(9) The manufacturing method according to (6), wherein the epoxy resin and the hardener are a combination of an aromatic epoxy resin and an alicyclic amine, or a combination of an alicyclic epoxy resin and an aromatic amine.

ADVANTAGE OF THE INVENTION

The porous cured epoxy resin provided by the present invention is useful as a monolith type separation medium made of a polymer excellent in the recognizability of molecules having a planar structure. The porous cured epoxy resin provided by the present invention is suitable for the water treatment especially in a large scale, allows the treatment in a large amount at a lower pressure, and further, for example, can selectively remove dioxins, PCBs and the like, which have a planar molecular structure, from water containing contaminants generated in the sludge treatment. The porous cured epoxy resin provided by the present invention, since its polymer surface has various functional groups to facilitate the surface modification and the like, is useful as a characteristic base material for a separation and purification medium, for example, separation of proteins and enzymes and purification of pharmaceuticals.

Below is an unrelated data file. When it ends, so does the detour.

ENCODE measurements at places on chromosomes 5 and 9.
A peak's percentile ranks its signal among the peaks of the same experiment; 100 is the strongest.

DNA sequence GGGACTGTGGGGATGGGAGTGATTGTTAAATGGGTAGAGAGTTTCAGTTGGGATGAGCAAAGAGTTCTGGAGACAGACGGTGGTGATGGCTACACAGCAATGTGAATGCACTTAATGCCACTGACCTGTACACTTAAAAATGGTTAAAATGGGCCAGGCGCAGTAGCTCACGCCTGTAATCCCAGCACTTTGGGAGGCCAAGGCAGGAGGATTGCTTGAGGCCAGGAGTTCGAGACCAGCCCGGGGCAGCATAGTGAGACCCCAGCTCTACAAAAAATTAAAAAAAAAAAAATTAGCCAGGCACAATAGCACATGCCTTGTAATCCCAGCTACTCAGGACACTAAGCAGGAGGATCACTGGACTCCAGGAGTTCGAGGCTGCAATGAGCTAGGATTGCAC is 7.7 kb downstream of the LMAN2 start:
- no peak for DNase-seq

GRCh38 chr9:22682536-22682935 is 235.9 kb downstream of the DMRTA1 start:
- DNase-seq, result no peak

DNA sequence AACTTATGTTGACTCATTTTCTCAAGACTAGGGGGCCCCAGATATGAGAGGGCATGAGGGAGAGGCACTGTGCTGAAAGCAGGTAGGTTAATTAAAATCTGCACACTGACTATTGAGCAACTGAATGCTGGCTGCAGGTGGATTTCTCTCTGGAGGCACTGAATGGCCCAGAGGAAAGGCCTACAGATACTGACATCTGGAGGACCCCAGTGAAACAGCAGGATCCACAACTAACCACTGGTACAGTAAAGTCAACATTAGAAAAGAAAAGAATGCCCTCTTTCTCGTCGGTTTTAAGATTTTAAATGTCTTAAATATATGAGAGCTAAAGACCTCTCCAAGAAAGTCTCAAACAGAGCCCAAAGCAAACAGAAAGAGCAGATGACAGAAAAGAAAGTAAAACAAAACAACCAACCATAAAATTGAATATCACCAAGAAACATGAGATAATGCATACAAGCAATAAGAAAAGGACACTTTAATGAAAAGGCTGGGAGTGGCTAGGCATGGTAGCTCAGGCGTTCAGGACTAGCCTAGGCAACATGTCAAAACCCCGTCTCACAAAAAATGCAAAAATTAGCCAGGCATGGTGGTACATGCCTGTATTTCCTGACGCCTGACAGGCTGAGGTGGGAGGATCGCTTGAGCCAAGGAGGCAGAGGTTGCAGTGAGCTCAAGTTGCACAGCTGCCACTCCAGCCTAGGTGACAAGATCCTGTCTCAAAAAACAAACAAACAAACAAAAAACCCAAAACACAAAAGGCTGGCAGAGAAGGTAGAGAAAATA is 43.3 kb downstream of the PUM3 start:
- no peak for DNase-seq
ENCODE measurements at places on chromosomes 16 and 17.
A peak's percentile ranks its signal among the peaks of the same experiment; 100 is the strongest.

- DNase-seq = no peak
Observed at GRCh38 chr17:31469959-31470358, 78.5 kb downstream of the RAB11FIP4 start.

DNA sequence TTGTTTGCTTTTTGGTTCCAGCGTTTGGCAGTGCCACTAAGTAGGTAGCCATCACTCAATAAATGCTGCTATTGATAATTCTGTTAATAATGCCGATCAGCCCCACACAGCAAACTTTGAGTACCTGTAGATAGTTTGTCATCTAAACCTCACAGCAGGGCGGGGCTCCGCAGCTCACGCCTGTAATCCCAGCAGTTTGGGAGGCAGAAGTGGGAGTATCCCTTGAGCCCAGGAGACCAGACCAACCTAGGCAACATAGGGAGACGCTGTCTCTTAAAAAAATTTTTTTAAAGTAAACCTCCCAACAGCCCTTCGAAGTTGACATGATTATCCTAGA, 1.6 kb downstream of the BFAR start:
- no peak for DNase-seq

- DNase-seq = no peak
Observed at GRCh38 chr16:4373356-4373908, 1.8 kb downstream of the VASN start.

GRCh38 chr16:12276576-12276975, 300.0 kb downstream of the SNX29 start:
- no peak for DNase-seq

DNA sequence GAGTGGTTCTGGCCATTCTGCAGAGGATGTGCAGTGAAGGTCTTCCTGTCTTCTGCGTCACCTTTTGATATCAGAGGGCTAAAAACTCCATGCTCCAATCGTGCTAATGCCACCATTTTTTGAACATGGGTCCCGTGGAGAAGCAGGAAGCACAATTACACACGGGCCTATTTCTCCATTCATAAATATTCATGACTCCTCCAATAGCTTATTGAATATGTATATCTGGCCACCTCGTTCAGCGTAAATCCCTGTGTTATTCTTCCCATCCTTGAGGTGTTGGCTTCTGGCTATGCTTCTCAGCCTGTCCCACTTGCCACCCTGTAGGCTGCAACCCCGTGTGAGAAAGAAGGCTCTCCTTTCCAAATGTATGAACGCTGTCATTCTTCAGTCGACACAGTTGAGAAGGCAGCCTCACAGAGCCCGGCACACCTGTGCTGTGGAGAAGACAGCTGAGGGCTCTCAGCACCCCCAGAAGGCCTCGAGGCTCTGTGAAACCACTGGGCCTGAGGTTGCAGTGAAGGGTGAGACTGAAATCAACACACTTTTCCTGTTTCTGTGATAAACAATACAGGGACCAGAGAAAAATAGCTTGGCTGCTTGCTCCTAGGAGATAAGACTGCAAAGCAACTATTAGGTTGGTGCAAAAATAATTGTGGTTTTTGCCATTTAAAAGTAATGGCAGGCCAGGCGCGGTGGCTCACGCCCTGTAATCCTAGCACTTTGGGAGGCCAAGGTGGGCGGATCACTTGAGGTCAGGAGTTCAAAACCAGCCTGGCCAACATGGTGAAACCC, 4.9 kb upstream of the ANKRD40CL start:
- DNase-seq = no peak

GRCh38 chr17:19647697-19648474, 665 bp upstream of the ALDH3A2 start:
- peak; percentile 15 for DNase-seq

BRIEF DESCRIPTION OF THE DRAWINGS

FIG. 1 is a photograph (5,000× magnification) by a scanning electron microscope of the cross section of a porous cured epoxy resin obtained in Example 1;

FIG. 2 is a photograph (500× magnification) by a scanning electron microscope of the cross section of a porous cured epoxy resin obtained in Example 5; and

FIG. 3 is a photograph (1,000× magnification) by a scanning electron microscope of the cross section of a porous cured epoxy resin obtained in Comparative Example 3.

BEST MODE FOR CARRYING OUT THE INVENTION

The porous cured epoxy resin of the present invention, in which the cured epoxy resin forms a three-dimensional branched columnar structure, is formed of a specific combination of an epoxy resin and a hardener used as raw materials.

Specifically, the combination of an epoxy resin and a hardener is preferably a combination of an aromatic epoxy resin and a nonaromatic hardener, especially a hardener of an alicyclic amine, or a combination of a nonaromatic epoxy resin and a hardener of an aromatic amine, especially an alicyclic epoxy resin and a hardener of an aromatic amine.

Among these combinations, the case of using an alicyclic epoxy resin as a nonaromatic epoxy resin and an alicyclic amine as a nonaromatic hardener, which case has a higher thermal resistance of the cured material than the case of using an aliphatic epoxy resin and an aliphatic amine, is suitable for applications to separation media.

An epoxy resin and a hardener are each preferably used singly, but may be each in a mixture of two or more. However, in the case where either one of an epoxy resin and a hardener or both of them are mixtures of aromatic one and a nonaromatic one, an obtained porous object is liable to become a porous object in which the non-particle-aggregation type network structure and the particle aggregates are both mixedly present, which is unpreferable.

Hereinafter, epoxy resins and hardeners usable in the present invention will be exemplified.